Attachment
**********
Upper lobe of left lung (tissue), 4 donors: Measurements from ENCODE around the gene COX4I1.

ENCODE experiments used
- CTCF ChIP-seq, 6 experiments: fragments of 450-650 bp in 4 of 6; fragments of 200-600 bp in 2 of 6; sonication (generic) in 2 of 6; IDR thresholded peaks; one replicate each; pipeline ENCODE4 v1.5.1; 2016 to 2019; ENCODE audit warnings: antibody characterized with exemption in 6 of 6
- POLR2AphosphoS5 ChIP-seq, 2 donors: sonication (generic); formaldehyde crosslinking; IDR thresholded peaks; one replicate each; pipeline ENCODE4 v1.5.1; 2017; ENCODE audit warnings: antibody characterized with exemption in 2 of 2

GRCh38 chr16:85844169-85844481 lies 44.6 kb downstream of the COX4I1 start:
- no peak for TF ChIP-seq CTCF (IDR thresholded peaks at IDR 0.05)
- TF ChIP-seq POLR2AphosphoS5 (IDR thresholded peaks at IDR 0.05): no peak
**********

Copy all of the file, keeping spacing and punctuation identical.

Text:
Upper lobe of left lung (tissue), 4 donors: Measurements from ENCODE around the gene COX4I1.

ENCODE experiments used
- CTCF ChIP-seq, 6 experiments: fragments of 450-650 bp in 4 of 6; fragments of 200-600 bp in 2 of 6; sonication (generic) in 2 of 6; IDR thresholded peaks; one replicate each; pipeline ENCODE4 v1.5.1; 2016 to 2019; ENCODE audit warnings: antibody characterized with exemption in 6 of 6
- POLR2AphosphoS5 ChIP-seq, 2 donors: sonication (generic); formaldehyde crosslinking; IDR thresholded peaks; one replicate each; pipeline ENCODE4 v1.5.1; 2017; ENCODE audit warnings: antibody characterized with exemption in 2 of 2

GRCh38 chr16:85844169-85844481 lies 44.6 kb downstream of the COX4I1 start:
- no peak for TF ChIP-seq CTCF (IDR thresholded peaks at IDR 0.05)
- TF ChIP-seq POLR2AphosphoS5 (IDR thresholded peaks at IDR 0.05): no peak